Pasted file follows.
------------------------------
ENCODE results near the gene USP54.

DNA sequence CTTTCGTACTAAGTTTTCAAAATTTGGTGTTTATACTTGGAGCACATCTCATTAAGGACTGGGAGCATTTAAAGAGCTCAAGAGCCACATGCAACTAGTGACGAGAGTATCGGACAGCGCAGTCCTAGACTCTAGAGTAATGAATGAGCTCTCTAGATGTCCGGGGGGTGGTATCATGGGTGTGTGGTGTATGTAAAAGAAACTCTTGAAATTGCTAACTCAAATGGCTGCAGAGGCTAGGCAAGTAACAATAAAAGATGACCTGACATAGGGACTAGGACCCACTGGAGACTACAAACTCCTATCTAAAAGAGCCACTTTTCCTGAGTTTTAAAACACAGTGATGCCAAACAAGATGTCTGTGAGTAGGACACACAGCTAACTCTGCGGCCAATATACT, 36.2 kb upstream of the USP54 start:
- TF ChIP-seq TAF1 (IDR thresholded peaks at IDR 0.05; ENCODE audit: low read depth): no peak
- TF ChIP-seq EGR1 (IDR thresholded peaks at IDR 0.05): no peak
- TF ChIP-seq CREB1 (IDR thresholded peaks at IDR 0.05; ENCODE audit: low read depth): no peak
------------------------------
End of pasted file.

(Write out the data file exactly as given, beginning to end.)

ENCODE results near the gene USP54.

DNA sequence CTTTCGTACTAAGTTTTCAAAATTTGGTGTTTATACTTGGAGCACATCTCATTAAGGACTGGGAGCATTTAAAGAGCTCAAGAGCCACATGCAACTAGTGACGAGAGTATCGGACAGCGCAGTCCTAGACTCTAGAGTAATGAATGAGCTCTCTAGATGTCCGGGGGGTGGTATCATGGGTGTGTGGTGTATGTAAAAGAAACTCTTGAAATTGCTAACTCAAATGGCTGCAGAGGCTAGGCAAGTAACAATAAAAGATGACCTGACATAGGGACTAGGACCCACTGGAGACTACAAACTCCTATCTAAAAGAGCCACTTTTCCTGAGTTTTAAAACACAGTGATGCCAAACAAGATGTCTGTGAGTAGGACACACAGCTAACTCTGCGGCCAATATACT, 36.2 kb upstream of the USP54 start:
- TF ChIP-seq TAF1 (IDR thresholded peaks at IDR 0.05; ENCODE audit: low read depth): no peak
- TF ChIP-seq EGR1 (IDR thresholded peaks at IDR 0.05): no peak
- TF ChIP-seq CREB1 (IDR thresholded peaks at IDR 0.05; ENCODE audit: low read depth): no peak